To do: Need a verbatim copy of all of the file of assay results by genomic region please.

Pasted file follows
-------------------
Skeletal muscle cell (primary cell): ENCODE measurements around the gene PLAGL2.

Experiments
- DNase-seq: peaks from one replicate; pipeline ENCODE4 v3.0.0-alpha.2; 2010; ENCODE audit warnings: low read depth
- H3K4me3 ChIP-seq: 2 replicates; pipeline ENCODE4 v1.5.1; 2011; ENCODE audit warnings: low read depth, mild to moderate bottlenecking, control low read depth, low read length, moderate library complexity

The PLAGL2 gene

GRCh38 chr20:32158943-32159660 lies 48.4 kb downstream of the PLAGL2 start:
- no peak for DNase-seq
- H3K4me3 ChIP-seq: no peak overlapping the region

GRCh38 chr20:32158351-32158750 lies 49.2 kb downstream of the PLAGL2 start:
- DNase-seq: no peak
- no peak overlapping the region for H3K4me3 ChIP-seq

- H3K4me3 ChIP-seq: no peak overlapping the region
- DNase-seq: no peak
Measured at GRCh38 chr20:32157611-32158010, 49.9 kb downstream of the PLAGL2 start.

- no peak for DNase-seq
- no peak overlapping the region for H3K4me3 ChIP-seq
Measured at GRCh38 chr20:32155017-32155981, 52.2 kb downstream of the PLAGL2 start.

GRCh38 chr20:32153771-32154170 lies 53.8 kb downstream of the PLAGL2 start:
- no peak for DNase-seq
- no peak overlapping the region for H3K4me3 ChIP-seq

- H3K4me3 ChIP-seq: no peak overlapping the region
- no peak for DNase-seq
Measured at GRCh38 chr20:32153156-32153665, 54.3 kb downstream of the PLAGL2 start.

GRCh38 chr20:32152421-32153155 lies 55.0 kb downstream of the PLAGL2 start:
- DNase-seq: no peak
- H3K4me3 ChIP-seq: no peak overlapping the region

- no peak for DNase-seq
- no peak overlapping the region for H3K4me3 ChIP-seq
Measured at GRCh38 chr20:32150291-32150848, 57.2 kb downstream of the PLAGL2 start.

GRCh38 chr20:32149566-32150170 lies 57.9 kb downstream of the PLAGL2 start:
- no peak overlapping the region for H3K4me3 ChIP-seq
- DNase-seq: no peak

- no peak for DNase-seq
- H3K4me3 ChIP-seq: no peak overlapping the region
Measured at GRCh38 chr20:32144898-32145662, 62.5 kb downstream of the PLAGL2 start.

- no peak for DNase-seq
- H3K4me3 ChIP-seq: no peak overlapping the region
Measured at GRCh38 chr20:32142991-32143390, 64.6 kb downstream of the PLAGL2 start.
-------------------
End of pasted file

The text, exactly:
Skeletal muscle cell (primary cell): ENCODE measurements around the gene PLAGL2.

Experiments
- DNase-seq: peaks from one replicate; pipeline ENCODE4 v3.0.0-alpha.2; 2010; ENCODE audit warnings: low read depth
- H3K4me3 ChIP-seq: 2 replicates; pipeline ENCODE4 v1.5.1; 2011; ENCODE audit warnings: low read depth, mild to moderate bottlenecking, control low read depth, low read length, moderate library complexity

The PLAGL2 gene

GRCh38 chr20:32158943-32159660 lies 48.4 kb downstream of the PLAGL2 start:
- no peak for DNase-seq
- H3K4me3 ChIP-seq: no peak overlapping the region

GRCh38 chr20:32158351-32158750 lies 49.2 kb downstream of the PLAGL2 start:
- DNase-seq: no peak
- no peak overlapping the region for H3K4me3 ChIP-seq

- H3K4me3 ChIP-seq: no peak overlapping the region
- DNase-seq: no peak
Measured at GRCh38 chr20:32157611-32158010, 49.9 kb downstream of the PLAGL2 start.

- no peak for DNase-seq
- no peak overlapping the region for H3K4me3 ChIP-seq
Measured at GRCh38 chr20:32155017-32155981, 52.2 kb downstream of the PLAGL2 start.

GRCh38 chr20:32153771-32154170 lies 53.8 kb downstream of the PLAGL2 start:
- no peak for DNase-seq
- no peak overlapping the region for H3K4me3 ChIP-seq

- H3K4me3 ChIP-seq: no peak overlapping the region
- no peak for DNase-seq
Measured at GRCh38 chr20:32153156-32153665, 54.3 kb downstream of the PLAGL2 start.

GRCh38 chr20:32152421-32153155 lies 55.0 kb downstream of the PLAGL2 start:
- DNase-seq: no peak
- H3K4me3 ChIP-seq: no peak overlapping the region

- no peak for DNase-seq
- no peak overlapping the region for H3K4me3 ChIP-seq
Measured at GRCh38 chr20:32150291-32150848, 57.2 kb downstream of the PLAGL2 start.

GRCh38 chr20:32149566-32150170 lies 57.9 kb downstream of the PLAGL2 start:
- no peak overlapping the region for H3K4me3 ChIP-seq
- DNase-seq: no peak

- no peak for DNase-seq
- H3K4me3 ChIP-seq: no peak overlapping the region
Measured at GRCh38 chr20:32144898-32145662, 62.5 kb downstream of the PLAGL2 start.

- no peak for DNase-seq
- H3K4me3 ChIP-seq: no peak overlapping the region
Measured at GRCh38 chr20:32142991-32143390, 64.6 kb downstream of the PLAGL2 start.